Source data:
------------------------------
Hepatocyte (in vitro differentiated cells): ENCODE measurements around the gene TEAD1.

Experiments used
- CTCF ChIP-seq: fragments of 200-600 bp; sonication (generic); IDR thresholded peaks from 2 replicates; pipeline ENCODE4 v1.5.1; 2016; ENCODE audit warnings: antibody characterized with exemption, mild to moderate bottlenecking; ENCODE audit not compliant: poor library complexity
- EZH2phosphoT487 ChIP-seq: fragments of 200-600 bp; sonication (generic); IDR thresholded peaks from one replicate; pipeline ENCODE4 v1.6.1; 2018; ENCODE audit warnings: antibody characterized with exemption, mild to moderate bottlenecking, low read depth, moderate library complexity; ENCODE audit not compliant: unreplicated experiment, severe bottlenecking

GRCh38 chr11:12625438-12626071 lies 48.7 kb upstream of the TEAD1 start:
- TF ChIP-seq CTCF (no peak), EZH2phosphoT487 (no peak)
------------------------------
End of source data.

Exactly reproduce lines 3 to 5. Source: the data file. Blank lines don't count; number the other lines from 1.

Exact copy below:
- CTCF ChIP-seq: fragments of 200-600 bp; sonication (generic); IDR thresholded peaks from 2 replicates; pipeline ENCODE4 v1.5.1; 2016; ENCODE audit warnings: antibody characterized with exemption, mild to moderate bottlenecking; ENCODE audit not compliant: poor library complexity
- EZH2phosphoT487 ChIP-seq: fragments of 200-600 bp; sonication (generic); IDR thresholded peaks from one replicate; pipeline ENCODE4 v1.6.1; 2018; ENCODE audit warnings: antibody characterized with exemption, mild to moderate bottlenecking, low read depth, moderate library complexity; ENCODE audit not compliant: unreplicated experiment, severe bottlenecking

GRCh38 chr11:12625438-12626071 lies 48.7 kb upstream of the TEAD1 start: